Telling someone you love that you have an eating disorder is one of the scariest things you can do. There are so many unknowns in the situation: will they still love me? will they believe me? will they laugh at me?
However, hearing that someone you love has an eating disorder is also one of the scariest things you can experience. What does it mean? Will they be okay? Did I contribute to it? What do I do now?
You’re probably going to be afraid. You might get angry. You might cry. And you probably won’t know what to say. That’s where I come in. Having experienced some of the best and the worst responses to my “coming out”, I decided to write down some things you should and shouldn’t do when you find out a loved one has an eating disorder.
My Worst and Best “Coming Out” Experiences
The first time I told someone I thought I had a problem, I wasn’t ready to use the words “eating disorder”, so I broke the ice asking for help for depression. Unfortunately, I chose the wrong person to talk to. The response: There was no WAY I had depression. I was a hormonal b*tch who was responsible for causing that person’s depression. This was followed by a rant on why I was awful and selfish and a burden. As a result, I didn’t talk about my mental health issues again for about 5 years. By that time, I had to go into the hospital.
On the other hand, the BEST experience I had came about 15 years after the first, when I had to tell my dad I’d relapsed – again. His first question: what was I doing about it? I told him about the support group I’d joined, and the therapists I was looking into seeing. His next question: what can I do to help?
“I Have An Eating Disorder”
Now, you’re never going to have the perfect response. It’s never going to happen, so you can take that pressure off your shoulders right now. There are a few things you can do, however, to make things go more smoothly.
- Listen – You’re going to want to talk right away, but chances are your loved one (YLO, for future ease) has practiced EXACTLY what they want to say to you for days, weeks, or even years. Let them get though it. Your turn will come soon enough.
- Believe them. – If someone thinks they have a problem, chances are they have a problem. Eating disorders come in all shapes and sizes, and symptoms vary from person to person. YLO may not fit the mold of what you believe an eating disorder is. It doesn’t mean they don’t have one, and it doesn’t mean it isn’t deadly serious.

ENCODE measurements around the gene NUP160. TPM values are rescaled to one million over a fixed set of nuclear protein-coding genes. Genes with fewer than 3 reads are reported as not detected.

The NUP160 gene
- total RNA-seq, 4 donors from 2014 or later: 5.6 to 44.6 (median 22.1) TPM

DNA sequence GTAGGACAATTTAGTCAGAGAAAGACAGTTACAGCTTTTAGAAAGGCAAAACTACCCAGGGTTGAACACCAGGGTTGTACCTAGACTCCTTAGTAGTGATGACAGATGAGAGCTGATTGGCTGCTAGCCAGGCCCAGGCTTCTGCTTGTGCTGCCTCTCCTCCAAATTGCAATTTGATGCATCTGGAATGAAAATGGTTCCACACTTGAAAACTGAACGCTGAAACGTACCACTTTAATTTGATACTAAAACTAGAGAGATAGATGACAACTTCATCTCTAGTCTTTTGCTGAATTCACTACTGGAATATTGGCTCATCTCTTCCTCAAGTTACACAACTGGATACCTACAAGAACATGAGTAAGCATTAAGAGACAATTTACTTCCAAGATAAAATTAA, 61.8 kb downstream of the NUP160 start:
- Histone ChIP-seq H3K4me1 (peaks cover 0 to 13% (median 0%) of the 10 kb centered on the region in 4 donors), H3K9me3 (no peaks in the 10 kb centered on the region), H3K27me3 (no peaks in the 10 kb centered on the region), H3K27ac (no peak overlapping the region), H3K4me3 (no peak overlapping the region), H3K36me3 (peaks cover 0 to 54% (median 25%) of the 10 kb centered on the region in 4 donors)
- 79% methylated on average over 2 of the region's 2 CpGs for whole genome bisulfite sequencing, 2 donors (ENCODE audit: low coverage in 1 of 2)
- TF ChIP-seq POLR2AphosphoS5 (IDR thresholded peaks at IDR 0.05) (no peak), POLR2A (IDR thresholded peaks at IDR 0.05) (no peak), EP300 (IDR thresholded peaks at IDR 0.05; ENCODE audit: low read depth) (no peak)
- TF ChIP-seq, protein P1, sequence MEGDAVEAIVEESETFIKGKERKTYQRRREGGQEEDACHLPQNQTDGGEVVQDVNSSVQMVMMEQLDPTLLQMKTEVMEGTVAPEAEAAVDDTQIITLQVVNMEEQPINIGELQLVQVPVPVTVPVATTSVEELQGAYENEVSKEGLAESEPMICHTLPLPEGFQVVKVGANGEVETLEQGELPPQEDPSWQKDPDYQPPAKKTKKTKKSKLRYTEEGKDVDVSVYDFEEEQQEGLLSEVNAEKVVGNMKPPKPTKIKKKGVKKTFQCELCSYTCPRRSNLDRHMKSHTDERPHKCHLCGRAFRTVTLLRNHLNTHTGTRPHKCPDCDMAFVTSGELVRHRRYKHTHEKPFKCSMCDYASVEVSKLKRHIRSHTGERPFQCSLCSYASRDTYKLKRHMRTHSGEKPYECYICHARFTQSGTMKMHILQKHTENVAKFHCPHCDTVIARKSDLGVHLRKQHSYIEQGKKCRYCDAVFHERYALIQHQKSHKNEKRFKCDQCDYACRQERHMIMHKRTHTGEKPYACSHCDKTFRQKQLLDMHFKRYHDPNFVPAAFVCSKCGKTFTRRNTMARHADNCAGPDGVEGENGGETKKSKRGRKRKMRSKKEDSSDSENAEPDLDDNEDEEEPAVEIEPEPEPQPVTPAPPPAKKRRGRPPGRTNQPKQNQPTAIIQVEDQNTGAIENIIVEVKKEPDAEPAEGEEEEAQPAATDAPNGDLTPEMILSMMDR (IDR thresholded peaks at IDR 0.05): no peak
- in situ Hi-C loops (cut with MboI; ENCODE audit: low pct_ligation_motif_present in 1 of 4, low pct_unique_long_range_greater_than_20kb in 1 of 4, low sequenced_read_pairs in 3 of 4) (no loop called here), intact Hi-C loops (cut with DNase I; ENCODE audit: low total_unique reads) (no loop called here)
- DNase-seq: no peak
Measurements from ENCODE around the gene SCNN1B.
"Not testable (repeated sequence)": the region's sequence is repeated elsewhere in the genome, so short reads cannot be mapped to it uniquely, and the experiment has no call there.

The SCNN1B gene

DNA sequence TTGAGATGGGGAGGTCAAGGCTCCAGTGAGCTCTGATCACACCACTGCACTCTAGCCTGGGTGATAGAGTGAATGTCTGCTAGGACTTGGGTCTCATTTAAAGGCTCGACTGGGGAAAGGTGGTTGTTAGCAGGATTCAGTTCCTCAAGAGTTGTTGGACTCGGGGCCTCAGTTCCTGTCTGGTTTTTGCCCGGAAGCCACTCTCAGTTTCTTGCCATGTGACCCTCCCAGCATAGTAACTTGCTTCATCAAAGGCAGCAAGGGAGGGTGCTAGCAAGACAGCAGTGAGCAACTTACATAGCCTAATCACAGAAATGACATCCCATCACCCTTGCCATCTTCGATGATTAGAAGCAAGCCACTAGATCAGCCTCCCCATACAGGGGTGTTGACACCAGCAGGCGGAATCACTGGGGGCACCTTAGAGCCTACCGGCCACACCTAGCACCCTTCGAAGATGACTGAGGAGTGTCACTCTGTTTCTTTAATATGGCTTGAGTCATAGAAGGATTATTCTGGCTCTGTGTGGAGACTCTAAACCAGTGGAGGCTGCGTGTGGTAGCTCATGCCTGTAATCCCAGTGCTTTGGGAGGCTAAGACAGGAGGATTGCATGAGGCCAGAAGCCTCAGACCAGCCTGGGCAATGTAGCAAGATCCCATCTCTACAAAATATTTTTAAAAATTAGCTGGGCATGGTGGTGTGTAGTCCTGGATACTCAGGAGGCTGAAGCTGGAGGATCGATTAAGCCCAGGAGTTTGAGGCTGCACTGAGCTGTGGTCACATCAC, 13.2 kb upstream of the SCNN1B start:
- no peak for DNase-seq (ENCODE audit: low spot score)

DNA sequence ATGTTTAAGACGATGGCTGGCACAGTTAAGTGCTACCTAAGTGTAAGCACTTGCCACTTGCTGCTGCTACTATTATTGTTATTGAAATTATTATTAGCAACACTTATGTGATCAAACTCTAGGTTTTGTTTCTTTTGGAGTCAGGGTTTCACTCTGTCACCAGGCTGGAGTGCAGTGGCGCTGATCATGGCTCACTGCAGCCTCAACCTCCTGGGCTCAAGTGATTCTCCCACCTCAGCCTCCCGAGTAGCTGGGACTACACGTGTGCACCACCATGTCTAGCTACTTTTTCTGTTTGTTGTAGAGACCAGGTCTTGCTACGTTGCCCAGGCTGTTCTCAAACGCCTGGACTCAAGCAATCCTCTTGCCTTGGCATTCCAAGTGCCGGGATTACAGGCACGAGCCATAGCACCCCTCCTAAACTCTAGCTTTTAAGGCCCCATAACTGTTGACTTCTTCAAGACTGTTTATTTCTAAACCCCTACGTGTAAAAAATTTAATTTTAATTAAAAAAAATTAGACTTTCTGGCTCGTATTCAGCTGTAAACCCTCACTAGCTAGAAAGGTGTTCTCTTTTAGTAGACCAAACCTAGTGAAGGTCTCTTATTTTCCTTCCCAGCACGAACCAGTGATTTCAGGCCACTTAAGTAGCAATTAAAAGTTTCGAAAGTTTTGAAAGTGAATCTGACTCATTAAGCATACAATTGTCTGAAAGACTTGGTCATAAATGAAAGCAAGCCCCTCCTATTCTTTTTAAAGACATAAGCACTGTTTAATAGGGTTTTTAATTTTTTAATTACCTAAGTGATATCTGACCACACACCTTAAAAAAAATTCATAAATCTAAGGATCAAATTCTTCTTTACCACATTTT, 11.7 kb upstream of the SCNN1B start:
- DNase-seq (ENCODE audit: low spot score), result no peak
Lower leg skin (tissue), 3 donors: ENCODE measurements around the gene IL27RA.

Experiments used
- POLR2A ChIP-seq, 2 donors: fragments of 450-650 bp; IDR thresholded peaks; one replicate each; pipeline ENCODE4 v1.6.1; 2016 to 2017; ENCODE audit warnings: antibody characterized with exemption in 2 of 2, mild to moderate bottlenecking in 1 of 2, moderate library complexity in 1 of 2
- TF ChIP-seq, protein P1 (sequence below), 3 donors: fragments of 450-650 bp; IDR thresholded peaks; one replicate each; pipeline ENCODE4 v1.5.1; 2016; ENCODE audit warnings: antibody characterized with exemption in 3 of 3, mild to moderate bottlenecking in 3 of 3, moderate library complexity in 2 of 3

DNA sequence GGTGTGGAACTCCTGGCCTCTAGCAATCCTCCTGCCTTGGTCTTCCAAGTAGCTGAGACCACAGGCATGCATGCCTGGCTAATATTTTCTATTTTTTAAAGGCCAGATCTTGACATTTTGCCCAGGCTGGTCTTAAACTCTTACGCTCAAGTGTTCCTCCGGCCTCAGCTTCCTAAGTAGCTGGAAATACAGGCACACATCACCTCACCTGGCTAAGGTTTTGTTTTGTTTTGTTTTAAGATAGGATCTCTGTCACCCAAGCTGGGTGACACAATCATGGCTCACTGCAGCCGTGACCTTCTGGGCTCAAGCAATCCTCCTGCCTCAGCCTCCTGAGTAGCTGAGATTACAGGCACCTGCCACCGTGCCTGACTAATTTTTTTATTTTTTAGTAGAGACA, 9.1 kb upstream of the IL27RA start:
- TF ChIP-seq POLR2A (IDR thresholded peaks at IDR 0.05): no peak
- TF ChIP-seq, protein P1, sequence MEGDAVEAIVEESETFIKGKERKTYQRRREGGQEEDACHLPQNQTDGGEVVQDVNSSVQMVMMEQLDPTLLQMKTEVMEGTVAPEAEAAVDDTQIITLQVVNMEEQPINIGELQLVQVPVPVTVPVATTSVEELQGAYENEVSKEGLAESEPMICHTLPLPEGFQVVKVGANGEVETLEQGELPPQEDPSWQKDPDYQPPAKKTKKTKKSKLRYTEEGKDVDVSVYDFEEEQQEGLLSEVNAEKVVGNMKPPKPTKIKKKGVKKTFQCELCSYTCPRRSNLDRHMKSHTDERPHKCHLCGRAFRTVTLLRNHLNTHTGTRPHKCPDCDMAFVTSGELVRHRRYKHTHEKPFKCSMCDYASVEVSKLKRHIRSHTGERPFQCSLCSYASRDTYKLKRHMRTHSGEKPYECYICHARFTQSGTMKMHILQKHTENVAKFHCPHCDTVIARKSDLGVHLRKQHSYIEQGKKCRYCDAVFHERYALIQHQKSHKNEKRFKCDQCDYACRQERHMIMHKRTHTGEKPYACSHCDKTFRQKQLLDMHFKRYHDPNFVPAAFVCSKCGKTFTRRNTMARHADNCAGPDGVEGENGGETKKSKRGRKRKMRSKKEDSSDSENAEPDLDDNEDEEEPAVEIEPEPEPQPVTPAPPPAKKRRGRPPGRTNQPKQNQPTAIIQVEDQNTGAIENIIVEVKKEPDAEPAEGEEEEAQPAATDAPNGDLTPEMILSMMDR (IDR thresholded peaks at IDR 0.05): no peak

- Tell them it doesn’t change how you feel about them – Eating disorders are diseases of SHAME. Chances are YLO is judging themself for having an ED, so they’ll need to know you still love them. If your inclination is to hug, ask if that’s okay, then go for it.
- Decide if you need time to process, or if you want to talk now. – You may have lots of questions to ask. You may be blindsided and need time to regroup. There’s no wrong way to do this. If you need some time, consider setting a time to reconnect. “I just need a moment to breathe and think. Can we come back and talk about this in an hour?”
- Whenever you’re ready to talk, ask if it’s okay to ask questions. – Now, YLO may not have answers, and that’s okay, too. Make sure they know it’s okay if they don’t want to answer/don’t know the answer. Answers come with time. Try not make it about you, “Did I do this? Where did I go wrong?” They don’t need to feel like they have to comfort you right now. They have enough on their plate (so to speak).
- Ask questions, and listen to the answers. Here are some questions that may help:
- What does having an eating disorder mean for you?
No two eating disorders are alike, and no two people with eating disorders are alike. What you know about eating disorders from the media/that book you once read/that girl down the street will never encompass all that eating disorders are. This is a good opportunity to listen and learn from an expert.
- Are you getting help/how can we get you help?
Depending on the age of YLO, they may be capable of getting their own help, or they may need your assistance to get help. Depending on the type of eating disorder YLO has, you may need some combination of: an MD, a therapist, a nutritionist or dietitian, a hospital program, and/or a treatment centre. Eating disorders don’t get better on their own. People don’t “grow out of them”. YLO will need help. Early intervention is SO IMPORTANT. It will take a lot longer than you think it will, but recovery is possible.
- What do you need from me?
Sometimes, you will play a big role in YLO’s recovery, especially if you go through a Maudsley-based treatment program. Sometimes they’ll just need an ear. Or a hug. They might need you to help with groceries/cooking/meal support, they may not. Sometimes they will need financial support, as many treatment options aren’t covered by insurance. Be clear about what you’re willing/able to give, and respect their answers.
I know this is scary, but recovery from an eating disorder IS POSSIBLE. (I know – I’ve done it.) It takes a long time, but it’s possible. Make sure you’re taking care of yourself throughout the process, too. Read books on the subject. See a therapist yourself. Get help for your own eating issues, if applicable. If it’s appropriate/available, take advantage of family sessions with YLO’s therapist, nutritionist, or team.
For more information on helping a loved one with an eating disorder, check out my three-part series for friends and family.
Most importantly: don’t lose hope. You’ll need it.